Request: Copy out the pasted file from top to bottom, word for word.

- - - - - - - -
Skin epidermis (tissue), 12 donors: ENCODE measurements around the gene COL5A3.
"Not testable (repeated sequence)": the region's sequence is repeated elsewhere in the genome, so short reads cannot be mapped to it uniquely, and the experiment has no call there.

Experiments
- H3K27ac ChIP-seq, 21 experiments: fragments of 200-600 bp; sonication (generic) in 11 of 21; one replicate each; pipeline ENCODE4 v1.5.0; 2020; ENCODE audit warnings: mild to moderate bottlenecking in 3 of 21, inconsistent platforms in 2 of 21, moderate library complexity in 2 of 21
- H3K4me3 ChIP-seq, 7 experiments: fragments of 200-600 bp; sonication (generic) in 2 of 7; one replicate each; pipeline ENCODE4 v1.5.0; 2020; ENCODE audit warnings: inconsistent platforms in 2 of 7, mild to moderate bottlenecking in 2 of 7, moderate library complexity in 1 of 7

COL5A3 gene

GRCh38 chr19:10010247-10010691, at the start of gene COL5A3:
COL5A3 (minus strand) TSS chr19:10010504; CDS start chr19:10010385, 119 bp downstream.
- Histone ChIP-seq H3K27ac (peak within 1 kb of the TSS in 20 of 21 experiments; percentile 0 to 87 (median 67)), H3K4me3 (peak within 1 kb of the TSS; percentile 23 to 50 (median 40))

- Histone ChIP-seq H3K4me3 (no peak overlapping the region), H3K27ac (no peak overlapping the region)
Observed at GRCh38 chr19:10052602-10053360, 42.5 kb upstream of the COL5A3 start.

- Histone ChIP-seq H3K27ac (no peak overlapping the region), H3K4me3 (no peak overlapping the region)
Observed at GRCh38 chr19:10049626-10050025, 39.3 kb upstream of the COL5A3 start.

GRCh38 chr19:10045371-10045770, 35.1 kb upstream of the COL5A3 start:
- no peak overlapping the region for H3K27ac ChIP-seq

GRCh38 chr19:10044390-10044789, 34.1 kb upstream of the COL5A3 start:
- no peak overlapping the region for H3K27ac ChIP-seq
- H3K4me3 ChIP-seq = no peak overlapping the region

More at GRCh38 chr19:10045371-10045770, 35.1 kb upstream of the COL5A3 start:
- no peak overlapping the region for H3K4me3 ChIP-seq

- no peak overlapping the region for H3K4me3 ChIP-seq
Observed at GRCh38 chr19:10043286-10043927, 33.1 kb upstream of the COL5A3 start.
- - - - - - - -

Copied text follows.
Skin epidermis (tissue), 12 donors: ENCODE measurements around the gene COL5A3.
"Not testable (repeated sequence)": the region's sequence is repeated elsewhere in the genome, so short reads cannot be mapped to it uniquely, and the experiment has no call there.

Experiments
- H3K27ac ChIP-seq, 21 experiments: fragments of 200-600 bp; sonication (generic) in 11 of 21; one replicate each; pipeline ENCODE4 v1.5.0; 2020; ENCODE audit warnings: mild to moderate bottlenecking in 3 of 21, inconsistent platforms in 2 of 21, moderate library complexity in 2 of 21
- H3K4me3 ChIP-seq, 7 experiments: fragments of 200-600 bp; sonication (generic) in 2 of 7; one replicate each; pipeline ENCODE4 v1.5.0; 2020; ENCODE audit warnings: inconsistent platforms in 2 of 7, mild to moderate bottlenecking in 2 of 7, moderate library complexity in 1 of 7

COL5A3 gene

GRCh38 chr19:10010247-10010691, at the start of gene COL5A3:
COL5A3 (minus strand) TSS chr19:10010504; CDS start chr19:10010385, 119 bp downstream.
- Histone ChIP-seq H3K27ac (peak within 1 kb of the TSS in 20 of 21 experiments; percentile 0 to 87 (median 67)), H3K4me3 (peak within 1 kb of the TSS; percentile 23 to 50 (median 40))

- Histone ChIP-seq H3K4me3 (no peak overlapping the region), H3K27ac (no peak overlapping the region)
Observed at GRCh38 chr19:10052602-10053360, 42.5 kb upstream of the COL5A3 start.

- Histone ChIP-seq H3K27ac (no peak overlapping the region), H3K4me3 (no peak overlapping the region)
Observed at GRCh38 chr19:10049626-10050025, 39.3 kb upstream of the COL5A3 start.

GRCh38 chr19:10045371-10045770, 35.1 kb upstream of the COL5A3 start:
- no peak overlapping the region for H3K27ac ChIP-seq

GRCh38 chr19:10044390-10044789, 34.1 kb upstream of the COL5A3 start:
- no peak overlapping the region for H3K27ac ChIP-seq
- H3K4me3 ChIP-seq = no peak overlapping the region

More at GRCh38 chr19:10045371-10045770, 35.1 kb upstream of the COL5A3 start:
- no peak overlapping the region for H3K4me3 ChIP-seq

- no peak overlapping the region for H3K4me3 ChIP-seq
Observed at GRCh38 chr19:10043286-10043927, 33.1 kb upstream of the COL5A3 start.